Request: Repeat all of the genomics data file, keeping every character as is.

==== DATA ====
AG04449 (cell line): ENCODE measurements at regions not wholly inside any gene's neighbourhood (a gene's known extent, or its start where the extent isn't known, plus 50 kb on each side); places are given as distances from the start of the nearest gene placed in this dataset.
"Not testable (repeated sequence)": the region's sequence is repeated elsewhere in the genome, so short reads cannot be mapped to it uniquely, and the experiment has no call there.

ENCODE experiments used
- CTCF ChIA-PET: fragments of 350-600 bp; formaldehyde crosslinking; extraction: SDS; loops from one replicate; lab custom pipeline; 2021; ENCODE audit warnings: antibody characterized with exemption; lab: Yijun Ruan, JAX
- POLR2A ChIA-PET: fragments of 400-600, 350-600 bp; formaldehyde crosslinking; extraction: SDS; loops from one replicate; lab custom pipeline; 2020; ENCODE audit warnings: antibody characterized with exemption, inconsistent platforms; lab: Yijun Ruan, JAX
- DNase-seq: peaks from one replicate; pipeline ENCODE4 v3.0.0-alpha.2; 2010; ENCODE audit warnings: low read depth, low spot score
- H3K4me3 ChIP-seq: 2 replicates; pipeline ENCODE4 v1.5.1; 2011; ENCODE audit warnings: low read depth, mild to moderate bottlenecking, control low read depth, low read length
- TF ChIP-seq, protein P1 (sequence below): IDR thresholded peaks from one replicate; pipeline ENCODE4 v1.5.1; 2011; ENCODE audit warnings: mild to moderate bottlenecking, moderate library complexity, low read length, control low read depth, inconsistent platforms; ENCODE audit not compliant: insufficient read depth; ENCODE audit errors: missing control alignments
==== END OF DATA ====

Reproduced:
AG04449 (cell line): ENCODE measurements at regions not wholly inside any gene's neighbourhood (a gene's known extent, or its start where the extent isn't known, plus 50 kb on each side); places are given as distances from the start of the nearest gene placed in this dataset.
"Not testable (repeated sequence)": the region's sequence is repeated elsewhere in the genome, so short reads cannot be mapped to it uniquely, and the experiment has no call there.

ENCODE experiments used
- CTCF ChIA-PET: fragments of 350-600 bp; formaldehyde crosslinking; extraction: SDS; loops from one replicate; lab custom pipeline; 2021; ENCODE audit warnings: antibody characterized with exemption; lab: Yijun Ruan, JAX
- POLR2A ChIA-PET: fragments of 400-600, 350-600 bp; formaldehyde crosslinking; extraction: SDS; loops from one replicate; lab custom pipeline; 2020; ENCODE audit warnings: antibody characterized with exemption, inconsistent platforms; lab: Yijun Ruan, JAX
- DNase-seq: peaks from one replicate; pipeline ENCODE4 v3.0.0-alpha.2; 2010; ENCODE audit warnings: low read depth, low spot score
- H3K4me3 ChIP-seq: 2 replicates; pipeline ENCODE4 v1.5.1; 2011; ENCODE audit warnings: low read depth, mild to moderate bottlenecking, control low read depth, low read length
- TF ChIP-seq, protein P1 (sequence below): IDR thresholded peaks from one replicate; pipeline ENCODE4 v1.5.1; 2011; ENCODE audit warnings: mild to moderate bottlenecking, moderate library complexity, low read length, control low read depth, inconsistent platforms; ENCODE audit not compliant: insufficient read depth; ENCODE audit errors: missing control alignments